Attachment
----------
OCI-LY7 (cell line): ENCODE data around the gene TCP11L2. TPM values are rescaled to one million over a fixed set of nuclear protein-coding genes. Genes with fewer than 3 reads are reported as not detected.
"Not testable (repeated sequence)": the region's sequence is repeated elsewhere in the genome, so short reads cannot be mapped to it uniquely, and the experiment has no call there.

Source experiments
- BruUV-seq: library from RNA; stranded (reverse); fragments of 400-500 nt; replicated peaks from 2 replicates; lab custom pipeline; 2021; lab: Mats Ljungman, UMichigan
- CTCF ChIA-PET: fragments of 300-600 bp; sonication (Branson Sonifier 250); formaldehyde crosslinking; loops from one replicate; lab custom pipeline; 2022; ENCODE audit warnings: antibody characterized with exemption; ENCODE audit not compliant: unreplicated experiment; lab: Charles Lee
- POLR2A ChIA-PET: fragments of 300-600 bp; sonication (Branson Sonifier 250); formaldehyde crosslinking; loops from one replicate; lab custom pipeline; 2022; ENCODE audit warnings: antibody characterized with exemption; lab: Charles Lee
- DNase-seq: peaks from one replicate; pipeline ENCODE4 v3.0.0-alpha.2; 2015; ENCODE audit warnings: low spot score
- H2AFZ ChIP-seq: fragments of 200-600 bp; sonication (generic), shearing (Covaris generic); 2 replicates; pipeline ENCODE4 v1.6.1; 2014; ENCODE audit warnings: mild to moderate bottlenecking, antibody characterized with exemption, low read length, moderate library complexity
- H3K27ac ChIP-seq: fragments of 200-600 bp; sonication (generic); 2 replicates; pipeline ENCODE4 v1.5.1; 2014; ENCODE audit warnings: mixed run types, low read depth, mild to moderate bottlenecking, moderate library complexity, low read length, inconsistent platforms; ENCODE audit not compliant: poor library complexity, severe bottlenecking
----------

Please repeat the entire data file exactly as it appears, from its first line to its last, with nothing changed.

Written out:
OCI-LY7 (cell line): ENCODE data around the gene TCP11L2. TPM values are rescaled to one million over a fixed set of nuclear protein-coding genes. Genes with fewer than 3 reads are reported as not detected.
"Not testable (repeated sequence)": the region's sequence is repeated elsewhere in the genome, so short reads cannot be mapped to it uniquely, and the experiment has no call there.

Source experiments
- BruUV-seq: library from RNA; stranded (reverse); fragments of 400-500 nt; replicated peaks from 2 replicates; lab custom pipeline; 2021; lab: Mats Ljungman, UMichigan
- CTCF ChIA-PET: fragments of 300-600 bp; sonication (Branson Sonifier 250); formaldehyde crosslinking; loops from one replicate; lab custom pipeline; 2022; ENCODE audit warnings: antibody characterized with exemption; ENCODE audit not compliant: unreplicated experiment; lab: Charles Lee
- POLR2A ChIA-PET: fragments of 300-600 bp; sonication (Branson Sonifier 250); formaldehyde crosslinking; loops from one replicate; lab custom pipeline; 2022; ENCODE audit warnings: antibody characterized with exemption; lab: Charles Lee
- DNase-seq: peaks from one replicate; pipeline ENCODE4 v3.0.0-alpha.2; 2015; ENCODE audit warnings: low spot score
- H2AFZ ChIP-seq: fragments of 200-600 bp; sonication (generic), shearing (Covaris generic); 2 replicates; pipeline ENCODE4 v1.6.1; 2014; ENCODE audit warnings: mild to moderate bottlenecking, antibody characterized with exemption, low read length, moderate library complexity
- H3K27ac ChIP-seq: fragments of 200-600 bp; sonication (generic); 2 replicates; pipeline ENCODE4 v1.5.1; 2014; ENCODE audit warnings: mixed run types, low read depth, mild to moderate bottlenecking, moderate library complexity, low read length, inconsistent platforms; ENCODE audit not compliant: poor library complexity, severe bottlenecking